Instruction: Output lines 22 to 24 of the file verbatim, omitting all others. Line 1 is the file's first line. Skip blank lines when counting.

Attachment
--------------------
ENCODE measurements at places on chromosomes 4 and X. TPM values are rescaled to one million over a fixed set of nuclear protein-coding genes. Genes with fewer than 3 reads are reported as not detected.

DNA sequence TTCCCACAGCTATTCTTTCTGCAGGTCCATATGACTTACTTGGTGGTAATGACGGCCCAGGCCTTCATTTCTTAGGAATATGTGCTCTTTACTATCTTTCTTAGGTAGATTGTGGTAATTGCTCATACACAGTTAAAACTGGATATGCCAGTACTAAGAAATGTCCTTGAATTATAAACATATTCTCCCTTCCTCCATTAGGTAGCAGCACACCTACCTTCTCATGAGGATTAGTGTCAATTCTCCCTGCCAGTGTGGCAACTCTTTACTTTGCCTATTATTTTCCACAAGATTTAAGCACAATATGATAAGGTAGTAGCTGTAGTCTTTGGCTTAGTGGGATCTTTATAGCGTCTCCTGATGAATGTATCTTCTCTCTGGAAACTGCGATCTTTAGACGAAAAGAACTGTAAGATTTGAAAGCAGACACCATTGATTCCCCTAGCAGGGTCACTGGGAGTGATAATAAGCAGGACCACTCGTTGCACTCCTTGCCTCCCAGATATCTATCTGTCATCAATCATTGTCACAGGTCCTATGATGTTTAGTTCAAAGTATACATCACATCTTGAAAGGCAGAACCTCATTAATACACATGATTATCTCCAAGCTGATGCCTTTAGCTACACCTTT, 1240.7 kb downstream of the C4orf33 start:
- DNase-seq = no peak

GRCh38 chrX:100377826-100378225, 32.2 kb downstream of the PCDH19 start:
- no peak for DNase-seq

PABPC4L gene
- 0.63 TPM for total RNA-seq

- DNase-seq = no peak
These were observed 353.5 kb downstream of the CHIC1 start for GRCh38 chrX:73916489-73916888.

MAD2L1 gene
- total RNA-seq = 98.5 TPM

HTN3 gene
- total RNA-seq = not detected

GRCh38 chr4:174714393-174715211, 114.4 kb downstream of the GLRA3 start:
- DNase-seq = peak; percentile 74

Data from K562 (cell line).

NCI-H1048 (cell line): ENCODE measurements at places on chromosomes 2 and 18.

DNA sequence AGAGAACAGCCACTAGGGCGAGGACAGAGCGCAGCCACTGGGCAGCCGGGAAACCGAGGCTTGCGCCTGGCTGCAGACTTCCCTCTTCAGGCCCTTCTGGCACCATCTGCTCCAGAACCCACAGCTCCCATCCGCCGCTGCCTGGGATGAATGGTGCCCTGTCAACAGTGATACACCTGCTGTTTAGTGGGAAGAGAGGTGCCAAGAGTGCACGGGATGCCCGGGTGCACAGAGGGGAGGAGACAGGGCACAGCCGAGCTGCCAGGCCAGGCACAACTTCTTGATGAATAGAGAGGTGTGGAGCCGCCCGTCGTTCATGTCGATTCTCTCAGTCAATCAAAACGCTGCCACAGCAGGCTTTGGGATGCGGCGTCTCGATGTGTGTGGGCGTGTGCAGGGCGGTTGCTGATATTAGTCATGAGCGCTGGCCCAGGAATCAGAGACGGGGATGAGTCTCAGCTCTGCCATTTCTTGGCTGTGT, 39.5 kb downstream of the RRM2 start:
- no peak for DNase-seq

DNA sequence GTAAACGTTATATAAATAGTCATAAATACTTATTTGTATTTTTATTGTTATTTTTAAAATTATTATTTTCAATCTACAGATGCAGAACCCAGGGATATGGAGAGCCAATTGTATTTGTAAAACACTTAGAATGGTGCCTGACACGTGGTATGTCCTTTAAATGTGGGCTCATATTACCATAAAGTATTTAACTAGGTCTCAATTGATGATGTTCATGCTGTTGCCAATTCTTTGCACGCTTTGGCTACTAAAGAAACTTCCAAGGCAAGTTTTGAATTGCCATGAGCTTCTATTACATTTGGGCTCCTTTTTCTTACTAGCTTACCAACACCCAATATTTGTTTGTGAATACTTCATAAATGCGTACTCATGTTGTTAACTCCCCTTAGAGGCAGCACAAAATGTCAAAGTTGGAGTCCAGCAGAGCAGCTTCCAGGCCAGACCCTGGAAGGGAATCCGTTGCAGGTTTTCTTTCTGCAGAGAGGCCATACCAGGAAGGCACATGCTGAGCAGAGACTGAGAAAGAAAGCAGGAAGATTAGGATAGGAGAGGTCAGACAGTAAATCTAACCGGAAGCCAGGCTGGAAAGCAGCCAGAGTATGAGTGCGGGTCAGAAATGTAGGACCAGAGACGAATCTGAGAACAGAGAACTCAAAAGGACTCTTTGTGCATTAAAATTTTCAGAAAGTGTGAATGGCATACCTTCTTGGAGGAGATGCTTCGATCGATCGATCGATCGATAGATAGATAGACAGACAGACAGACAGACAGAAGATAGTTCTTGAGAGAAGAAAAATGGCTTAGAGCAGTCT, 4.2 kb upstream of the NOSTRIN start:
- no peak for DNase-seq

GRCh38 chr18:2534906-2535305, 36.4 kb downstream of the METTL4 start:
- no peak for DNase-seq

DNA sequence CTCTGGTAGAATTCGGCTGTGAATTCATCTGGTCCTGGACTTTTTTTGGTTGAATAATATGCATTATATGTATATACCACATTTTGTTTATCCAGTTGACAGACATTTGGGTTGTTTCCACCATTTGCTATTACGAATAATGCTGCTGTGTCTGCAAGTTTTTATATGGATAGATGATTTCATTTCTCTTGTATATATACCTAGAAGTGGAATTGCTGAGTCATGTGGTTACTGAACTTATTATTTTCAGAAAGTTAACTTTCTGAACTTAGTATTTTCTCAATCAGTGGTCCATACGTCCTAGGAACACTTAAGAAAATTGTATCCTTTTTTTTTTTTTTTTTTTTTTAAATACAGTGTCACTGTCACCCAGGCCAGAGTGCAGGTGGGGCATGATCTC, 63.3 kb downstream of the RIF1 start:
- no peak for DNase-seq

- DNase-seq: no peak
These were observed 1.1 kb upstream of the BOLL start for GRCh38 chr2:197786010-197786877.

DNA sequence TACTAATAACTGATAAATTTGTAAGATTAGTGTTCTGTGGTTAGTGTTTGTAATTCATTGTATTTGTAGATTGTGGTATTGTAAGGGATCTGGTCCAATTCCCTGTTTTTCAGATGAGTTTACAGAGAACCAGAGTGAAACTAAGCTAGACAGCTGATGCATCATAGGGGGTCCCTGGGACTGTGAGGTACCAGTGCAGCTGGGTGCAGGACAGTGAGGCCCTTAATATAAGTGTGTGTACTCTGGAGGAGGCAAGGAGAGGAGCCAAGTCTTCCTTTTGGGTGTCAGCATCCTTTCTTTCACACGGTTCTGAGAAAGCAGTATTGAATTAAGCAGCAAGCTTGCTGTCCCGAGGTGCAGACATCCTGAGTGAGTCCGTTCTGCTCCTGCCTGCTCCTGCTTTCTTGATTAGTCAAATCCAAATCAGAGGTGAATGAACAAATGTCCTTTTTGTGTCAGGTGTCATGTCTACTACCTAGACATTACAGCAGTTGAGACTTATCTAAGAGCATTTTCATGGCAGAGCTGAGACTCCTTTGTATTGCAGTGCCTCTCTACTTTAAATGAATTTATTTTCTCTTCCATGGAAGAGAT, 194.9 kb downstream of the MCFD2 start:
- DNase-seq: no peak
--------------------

GRCh38 chr18:2534906-2535305, 36.4 kb downstream of the METTL4 start:
- no peak for DNase-seq

DNA sequence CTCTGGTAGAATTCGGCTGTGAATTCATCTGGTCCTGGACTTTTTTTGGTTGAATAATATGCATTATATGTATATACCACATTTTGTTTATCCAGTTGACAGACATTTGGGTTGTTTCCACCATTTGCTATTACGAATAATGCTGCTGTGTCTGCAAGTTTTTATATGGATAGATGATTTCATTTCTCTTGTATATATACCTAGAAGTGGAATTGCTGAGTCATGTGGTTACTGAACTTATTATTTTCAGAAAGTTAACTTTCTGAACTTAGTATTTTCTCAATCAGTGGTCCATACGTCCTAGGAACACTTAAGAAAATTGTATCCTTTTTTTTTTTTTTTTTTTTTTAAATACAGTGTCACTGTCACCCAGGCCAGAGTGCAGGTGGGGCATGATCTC, 63.3 kb downstream of the RIF1 start: